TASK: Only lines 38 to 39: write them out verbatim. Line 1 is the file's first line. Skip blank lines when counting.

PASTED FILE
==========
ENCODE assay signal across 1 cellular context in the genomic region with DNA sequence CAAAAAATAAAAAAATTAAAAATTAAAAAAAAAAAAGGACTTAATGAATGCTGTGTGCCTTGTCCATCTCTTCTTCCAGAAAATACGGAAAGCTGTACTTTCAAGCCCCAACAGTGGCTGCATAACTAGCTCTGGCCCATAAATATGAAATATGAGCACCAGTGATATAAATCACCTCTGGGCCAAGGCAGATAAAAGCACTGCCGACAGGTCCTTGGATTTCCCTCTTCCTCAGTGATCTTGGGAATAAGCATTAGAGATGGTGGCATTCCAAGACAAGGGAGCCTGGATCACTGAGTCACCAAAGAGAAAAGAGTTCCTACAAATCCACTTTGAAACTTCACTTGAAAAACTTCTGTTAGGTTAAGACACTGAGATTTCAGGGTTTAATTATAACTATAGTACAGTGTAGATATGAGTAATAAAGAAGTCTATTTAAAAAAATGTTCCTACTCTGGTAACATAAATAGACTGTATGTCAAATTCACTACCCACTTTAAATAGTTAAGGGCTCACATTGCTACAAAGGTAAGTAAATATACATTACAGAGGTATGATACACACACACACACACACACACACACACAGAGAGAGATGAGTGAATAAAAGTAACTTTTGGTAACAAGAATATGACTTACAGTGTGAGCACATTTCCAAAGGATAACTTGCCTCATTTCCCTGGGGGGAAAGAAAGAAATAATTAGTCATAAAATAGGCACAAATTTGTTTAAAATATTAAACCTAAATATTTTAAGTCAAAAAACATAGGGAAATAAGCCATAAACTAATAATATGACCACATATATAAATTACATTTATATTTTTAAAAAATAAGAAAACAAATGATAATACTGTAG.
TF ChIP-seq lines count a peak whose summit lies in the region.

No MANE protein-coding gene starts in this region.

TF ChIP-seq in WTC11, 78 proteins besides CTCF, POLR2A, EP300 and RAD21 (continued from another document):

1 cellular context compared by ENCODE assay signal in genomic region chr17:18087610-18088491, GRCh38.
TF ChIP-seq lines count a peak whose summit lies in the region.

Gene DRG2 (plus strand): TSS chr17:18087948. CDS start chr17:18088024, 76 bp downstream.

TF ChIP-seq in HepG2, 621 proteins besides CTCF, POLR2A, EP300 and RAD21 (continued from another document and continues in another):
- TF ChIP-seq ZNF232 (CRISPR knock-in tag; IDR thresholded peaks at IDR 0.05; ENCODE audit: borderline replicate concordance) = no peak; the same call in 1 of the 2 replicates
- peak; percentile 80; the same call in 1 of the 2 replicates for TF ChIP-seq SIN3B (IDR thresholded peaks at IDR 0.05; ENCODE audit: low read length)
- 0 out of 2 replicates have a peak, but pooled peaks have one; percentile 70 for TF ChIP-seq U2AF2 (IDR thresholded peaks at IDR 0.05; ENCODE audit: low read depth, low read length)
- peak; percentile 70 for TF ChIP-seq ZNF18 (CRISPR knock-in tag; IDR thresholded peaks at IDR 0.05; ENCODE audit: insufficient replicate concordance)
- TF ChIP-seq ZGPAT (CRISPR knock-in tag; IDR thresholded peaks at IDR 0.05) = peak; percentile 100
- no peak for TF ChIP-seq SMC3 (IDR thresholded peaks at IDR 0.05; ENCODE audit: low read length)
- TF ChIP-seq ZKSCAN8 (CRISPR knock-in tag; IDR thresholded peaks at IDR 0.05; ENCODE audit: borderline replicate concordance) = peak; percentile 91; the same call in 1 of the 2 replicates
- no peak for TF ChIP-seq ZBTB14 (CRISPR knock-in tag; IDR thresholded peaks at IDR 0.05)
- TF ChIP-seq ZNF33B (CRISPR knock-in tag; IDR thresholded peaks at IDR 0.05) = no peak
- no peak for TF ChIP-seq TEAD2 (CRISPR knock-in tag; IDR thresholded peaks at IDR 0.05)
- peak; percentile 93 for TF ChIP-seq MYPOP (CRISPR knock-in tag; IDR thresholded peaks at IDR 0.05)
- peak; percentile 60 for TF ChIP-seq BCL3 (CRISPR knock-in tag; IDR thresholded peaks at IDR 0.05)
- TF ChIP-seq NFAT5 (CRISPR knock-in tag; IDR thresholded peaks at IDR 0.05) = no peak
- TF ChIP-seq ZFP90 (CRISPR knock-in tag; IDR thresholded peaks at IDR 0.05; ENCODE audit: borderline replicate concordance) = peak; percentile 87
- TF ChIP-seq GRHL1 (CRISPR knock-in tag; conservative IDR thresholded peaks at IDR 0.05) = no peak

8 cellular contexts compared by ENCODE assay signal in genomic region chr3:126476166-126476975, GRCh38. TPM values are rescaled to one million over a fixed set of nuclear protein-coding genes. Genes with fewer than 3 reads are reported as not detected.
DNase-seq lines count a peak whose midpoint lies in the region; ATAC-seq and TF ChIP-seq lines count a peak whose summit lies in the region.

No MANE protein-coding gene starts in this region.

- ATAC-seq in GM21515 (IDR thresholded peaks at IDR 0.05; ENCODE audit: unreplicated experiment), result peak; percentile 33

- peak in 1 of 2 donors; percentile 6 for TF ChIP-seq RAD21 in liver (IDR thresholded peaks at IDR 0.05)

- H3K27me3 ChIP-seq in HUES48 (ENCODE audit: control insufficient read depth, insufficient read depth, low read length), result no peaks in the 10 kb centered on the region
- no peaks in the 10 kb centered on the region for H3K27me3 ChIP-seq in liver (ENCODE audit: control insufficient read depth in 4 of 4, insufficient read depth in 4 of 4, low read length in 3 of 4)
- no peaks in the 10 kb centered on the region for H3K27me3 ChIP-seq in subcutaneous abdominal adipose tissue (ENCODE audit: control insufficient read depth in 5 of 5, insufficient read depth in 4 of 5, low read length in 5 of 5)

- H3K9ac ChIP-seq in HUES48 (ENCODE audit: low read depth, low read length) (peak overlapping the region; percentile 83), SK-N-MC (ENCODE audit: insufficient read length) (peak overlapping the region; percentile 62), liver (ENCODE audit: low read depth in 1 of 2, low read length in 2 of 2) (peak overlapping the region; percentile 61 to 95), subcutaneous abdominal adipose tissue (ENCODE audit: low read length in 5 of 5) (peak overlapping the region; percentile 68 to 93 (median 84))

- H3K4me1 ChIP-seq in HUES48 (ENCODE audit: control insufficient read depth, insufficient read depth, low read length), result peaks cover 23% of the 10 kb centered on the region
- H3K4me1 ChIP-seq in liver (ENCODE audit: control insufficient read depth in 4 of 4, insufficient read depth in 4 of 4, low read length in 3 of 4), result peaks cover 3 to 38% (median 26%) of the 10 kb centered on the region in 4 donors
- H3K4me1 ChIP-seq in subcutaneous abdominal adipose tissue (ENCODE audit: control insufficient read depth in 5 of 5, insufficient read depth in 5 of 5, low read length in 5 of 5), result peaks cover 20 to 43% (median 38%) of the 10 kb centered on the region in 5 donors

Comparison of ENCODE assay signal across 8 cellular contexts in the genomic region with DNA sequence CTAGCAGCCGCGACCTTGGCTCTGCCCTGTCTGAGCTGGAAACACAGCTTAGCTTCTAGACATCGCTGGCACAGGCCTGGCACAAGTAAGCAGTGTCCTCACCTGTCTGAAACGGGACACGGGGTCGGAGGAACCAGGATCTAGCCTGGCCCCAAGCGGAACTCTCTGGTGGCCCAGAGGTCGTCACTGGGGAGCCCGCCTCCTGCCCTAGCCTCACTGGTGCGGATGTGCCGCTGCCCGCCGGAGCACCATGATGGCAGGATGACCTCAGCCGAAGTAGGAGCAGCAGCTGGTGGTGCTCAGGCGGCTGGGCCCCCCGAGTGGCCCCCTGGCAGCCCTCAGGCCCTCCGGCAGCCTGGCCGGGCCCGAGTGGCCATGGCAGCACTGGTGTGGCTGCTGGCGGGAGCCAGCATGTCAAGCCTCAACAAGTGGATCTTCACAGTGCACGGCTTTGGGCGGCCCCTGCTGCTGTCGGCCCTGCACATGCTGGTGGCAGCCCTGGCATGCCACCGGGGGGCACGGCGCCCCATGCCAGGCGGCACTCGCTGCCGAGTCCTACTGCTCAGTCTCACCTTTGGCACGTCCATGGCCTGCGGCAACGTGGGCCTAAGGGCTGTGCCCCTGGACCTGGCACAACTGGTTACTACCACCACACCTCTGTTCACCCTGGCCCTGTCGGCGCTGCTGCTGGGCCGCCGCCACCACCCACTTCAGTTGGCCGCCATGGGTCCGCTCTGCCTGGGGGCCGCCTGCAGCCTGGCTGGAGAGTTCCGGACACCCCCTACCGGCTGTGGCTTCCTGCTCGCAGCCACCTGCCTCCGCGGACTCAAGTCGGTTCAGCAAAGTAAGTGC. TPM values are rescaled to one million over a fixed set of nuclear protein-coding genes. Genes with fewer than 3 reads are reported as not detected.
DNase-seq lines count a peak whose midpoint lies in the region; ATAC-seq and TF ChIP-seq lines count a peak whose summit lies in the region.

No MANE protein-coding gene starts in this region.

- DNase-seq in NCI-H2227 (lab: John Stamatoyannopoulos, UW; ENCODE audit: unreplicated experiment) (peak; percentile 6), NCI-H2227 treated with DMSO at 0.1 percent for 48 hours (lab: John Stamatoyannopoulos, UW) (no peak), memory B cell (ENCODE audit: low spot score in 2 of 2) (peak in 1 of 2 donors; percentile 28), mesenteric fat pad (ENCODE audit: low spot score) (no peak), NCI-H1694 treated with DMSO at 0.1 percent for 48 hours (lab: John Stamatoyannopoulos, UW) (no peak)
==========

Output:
No MANE protein-coding gene starts in this region.

- DNase-seq in NCI-H2227 (lab: John Stamatoyannopoulos, UW; ENCODE audit: unreplicated experiment) (peak; percentile 6), NCI-H2227 treated with DMSO at 0.1 percent for 48 hours (lab: John Stamatoyannopoulos, UW) (no peak), memory B cell (ENCODE audit: low spot score in 2 of 2) (peak in 1 of 2 donors; percentile 28), mesenteric fat pad (ENCODE audit: low spot score) (no peak), NCI-H1694 treated with DMSO at 0.1 percent for 48 hours (lab: John Stamatoyannopoulos, UW) (no peak)